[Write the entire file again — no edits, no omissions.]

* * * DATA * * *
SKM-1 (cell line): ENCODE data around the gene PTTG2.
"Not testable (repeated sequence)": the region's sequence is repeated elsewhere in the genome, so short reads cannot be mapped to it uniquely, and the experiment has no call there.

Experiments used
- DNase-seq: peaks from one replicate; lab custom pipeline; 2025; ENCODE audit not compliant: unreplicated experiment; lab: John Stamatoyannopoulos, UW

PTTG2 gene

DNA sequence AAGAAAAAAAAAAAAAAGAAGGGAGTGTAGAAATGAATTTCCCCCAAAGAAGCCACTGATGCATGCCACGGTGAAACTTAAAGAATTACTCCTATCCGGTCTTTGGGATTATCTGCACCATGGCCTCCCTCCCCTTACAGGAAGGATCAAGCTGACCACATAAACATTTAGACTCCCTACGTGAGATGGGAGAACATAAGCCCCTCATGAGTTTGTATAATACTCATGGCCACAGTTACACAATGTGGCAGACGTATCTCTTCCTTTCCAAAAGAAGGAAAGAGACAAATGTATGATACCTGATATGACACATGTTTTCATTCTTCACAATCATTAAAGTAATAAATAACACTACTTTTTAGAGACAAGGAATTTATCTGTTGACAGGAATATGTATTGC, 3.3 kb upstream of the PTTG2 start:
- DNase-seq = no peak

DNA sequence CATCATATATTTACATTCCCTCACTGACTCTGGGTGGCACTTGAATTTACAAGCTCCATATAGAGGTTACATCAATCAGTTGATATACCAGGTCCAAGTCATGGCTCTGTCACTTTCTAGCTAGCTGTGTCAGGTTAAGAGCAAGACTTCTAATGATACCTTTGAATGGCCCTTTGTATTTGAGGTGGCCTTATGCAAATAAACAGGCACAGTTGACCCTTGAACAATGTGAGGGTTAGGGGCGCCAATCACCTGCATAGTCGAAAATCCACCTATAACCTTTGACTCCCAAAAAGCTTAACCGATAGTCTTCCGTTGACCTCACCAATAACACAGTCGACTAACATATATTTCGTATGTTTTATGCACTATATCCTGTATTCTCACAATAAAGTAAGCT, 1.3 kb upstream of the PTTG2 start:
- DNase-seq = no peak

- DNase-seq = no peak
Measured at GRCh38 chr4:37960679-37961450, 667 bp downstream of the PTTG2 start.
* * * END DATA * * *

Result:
SKM-1 (cell line): ENCODE data around the gene PTTG2.
"Not testable (repeated sequence)": the region's sequence is repeated elsewhere in the genome, so short reads cannot be mapped to it uniquely, and the experiment has no call there.

Experiments used
- DNase-seq: peaks from one replicate; lab custom pipeline; 2025; ENCODE audit not compliant: unreplicated experiment; lab: John Stamatoyannopoulos, UW

PTTG2 gene

DNA sequence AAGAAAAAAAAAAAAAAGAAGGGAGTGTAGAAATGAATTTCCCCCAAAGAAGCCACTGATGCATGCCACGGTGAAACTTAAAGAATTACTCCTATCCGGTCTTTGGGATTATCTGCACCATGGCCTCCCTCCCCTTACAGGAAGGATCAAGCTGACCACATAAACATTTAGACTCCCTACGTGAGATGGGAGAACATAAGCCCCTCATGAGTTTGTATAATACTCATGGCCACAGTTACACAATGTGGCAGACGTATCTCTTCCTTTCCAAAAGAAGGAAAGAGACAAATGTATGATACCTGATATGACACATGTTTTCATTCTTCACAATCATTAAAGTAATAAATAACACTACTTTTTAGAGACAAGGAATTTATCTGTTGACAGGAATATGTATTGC, 3.3 kb upstream of the PTTG2 start:
- DNase-seq = no peak

DNA sequence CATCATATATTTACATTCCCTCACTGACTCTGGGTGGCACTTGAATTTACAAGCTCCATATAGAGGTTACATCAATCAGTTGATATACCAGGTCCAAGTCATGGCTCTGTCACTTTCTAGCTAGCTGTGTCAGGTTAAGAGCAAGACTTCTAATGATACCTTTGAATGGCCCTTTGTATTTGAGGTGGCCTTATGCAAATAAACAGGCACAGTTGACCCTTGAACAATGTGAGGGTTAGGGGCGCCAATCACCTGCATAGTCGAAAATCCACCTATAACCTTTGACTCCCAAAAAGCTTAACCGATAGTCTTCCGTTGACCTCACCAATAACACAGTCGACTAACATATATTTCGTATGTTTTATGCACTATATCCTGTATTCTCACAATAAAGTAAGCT, 1.3 kb upstream of the PTTG2 start:
- DNase-seq = no peak

- DNase-seq = no peak
Measured at GRCh38 chr4:37960679-37961450, 667 bp downstream of the PTTG2 start.